Sex worker strips down stereotypes

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February 5, 2008

1:37 AM

Annie Oakley of sex worker fame — or infamy — doesn’t much resemble her namesake, a folktale-worthy sharpshooter from Buffalo Bill’s Wild West show.

p. The former is a colorful woman who began her work in the sex industry as a stripper. She’s also worked in peep shows, brothels and independent escorting. The latter was a woman who made her fortune stupefying spectators with her dead-on aim and novelty gun show.

p. In truth, the current Oakley said she regrets the decision that she made when she began stripping.

p. “To be honest, I don’t really like that name and I wish I didn’t have it. I was backstage waiting to go on, and this guy says, ‘What’s your name?’ I didn’t know, and he suggested Annie Oakley, and I went along with it.”

p. It’s not that Oakley doesn’t respect the legendary performer.

p. “She was somebody in her time who was a total anomaly,” she said. “She did what women didn’t do, so in that respect, I like the name. But it also implies this Wild West aesthetic that I don’t really like — although I am an excellent marksman.”

p. The name Annie Oakley has been revitalized recently, at least on college campuses across the country. She is the brains behind the much-discussed Sex Workers’ Art Show, which made its third annual appearance in the University Center last night.

p. Oakley describes herself as the founder, director, road manager, emcee and den mother of the troupe of sex workers that performs a variety show of spoken word, burlesque and even some musical theater. The idea for the show was born 11 years ago in Olympia, Wash. as a result of a disconnect she found between the stripping community and the social justice activism community, for which she also worked.

p. “I told the people I worked with in social activism that I was working as a stripper and people were telling me it was anti-feminist and against what they were working for,” Oakley said. “It made me angry because it reeked of not only sexism, but classism.”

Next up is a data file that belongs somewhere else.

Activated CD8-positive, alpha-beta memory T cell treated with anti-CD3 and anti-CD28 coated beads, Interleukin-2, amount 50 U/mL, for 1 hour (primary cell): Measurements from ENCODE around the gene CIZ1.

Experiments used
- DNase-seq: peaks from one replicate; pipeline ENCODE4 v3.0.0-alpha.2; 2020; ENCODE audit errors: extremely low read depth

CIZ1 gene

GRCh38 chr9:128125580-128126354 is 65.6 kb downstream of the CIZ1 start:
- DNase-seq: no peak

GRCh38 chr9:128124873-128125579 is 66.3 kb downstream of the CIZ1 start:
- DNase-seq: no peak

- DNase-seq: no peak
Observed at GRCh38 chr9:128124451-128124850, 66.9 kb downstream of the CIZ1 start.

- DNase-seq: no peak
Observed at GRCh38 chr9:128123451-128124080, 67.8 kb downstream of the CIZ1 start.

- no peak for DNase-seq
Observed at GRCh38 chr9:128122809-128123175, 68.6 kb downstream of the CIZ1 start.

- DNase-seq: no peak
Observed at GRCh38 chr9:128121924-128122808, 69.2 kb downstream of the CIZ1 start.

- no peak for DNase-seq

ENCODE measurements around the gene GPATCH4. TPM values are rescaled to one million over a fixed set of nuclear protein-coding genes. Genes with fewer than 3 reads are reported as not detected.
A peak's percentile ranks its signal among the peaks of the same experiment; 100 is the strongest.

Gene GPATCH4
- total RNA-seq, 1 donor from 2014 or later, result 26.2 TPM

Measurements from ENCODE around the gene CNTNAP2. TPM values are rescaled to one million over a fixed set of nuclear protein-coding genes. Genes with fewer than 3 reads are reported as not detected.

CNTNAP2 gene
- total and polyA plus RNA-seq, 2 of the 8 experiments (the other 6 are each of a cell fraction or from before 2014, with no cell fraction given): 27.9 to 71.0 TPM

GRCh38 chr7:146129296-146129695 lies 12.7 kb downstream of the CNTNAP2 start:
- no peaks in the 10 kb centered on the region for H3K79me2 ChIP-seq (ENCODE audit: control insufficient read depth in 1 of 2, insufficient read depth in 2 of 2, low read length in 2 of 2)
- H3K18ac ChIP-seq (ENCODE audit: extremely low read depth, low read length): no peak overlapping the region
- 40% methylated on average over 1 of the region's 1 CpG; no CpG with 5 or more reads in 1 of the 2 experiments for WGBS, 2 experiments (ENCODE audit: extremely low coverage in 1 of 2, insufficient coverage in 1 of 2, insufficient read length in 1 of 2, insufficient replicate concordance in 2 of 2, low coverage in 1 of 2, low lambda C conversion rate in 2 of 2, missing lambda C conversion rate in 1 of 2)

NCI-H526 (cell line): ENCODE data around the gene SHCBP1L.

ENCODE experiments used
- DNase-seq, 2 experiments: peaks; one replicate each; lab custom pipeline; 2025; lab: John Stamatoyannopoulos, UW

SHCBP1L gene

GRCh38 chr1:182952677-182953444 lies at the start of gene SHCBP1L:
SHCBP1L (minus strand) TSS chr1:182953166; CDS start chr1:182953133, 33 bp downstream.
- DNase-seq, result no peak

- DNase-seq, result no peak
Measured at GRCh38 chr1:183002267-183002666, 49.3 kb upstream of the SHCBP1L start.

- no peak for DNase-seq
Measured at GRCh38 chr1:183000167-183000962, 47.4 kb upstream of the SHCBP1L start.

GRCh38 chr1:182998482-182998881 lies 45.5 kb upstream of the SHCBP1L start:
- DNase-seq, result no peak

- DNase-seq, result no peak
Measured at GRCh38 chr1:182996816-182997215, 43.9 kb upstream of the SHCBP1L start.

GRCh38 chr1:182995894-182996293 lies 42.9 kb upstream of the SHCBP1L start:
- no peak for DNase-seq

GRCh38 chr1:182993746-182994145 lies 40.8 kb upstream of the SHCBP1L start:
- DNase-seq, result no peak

p. Oakley decided to create the art show to dispel the misconceptions that she was witnessing among her social activist peers.

p. “I didn’t have any idea of what I was doing; I didn’t know many people in the sex industry outside of those I worked with and the internet was not as prevalent. But the response was overwhelming.”

p. Since then, the show has grown from a yearly event to a touring ensemble that represents many arenas of the sex industry. Oakley said she wants the tour to show a side of the people who work in the sex industry that most people don’t even consider.

p. “Our show aims to present a picture of the way sex workers experience work and life,” she said. “We want to humanize them for people, because it’s only once we are considered as humans — not as stereotypes like nymphomaniacs or people who can’t control themselves — it’s only from that point that people can take us seriously.”

p. Of course, Oakley is used to the criticism, even the vitriolic hatred, that follows her. She’s used to people arguing against her cause despite never having seen the show. What’s more, she doesn’t care.

p. “I’m not responsible for the intellectual growth of the country,” she said. “If people want to critique without seeing our show, that’s just not a good intellectual approach and, honestly, I have no respect for people like that.”

p. More important, according to Oakley, are the people who come to the show whose understanding of the industry changes.

p. “People aren’t necessarily open-minded when they come, but I can’t tell you how many times I’ve been approached after shows by people whose views have been completely readjusted,” she said. “I know the show has that impact for people.”

p. The show holds approximately two-thirds of its performances on college campuses. Although Oakley said she sees protest almost everywhere she goes, one night last year stood out in her mind.

p. The scene was Virginia Commonwealth University. That night, the film “Monster” was shown on campus. Across campus that same night, Oakley and her Sex Workers’ Art Show performed to a sold out crowd.

p. There is a scene in “Monster” in which the main character, a prostitute, is brutally raped with a pole while tied up in the back seat of a car. It is, without a doubt, a graphic depiction of sexual violence.

p. Yet, in the days following, the school received many complaints protesting only the art show.

p. “People’s complaints aren’t really about the content,” Oakley said. “They object to the concept. I wish more people would just come out and say, ‘Sex workers don’t deserve a voice.’”

p. To Oakley, the VCU incident illustrates perfectly the fight she and her sex worker colleagues are up against.

p. “What that night said, basically, was that a prostitute being raped is fine, but a prostitute speaking her mind is morally wrong. And that disgusts me.”

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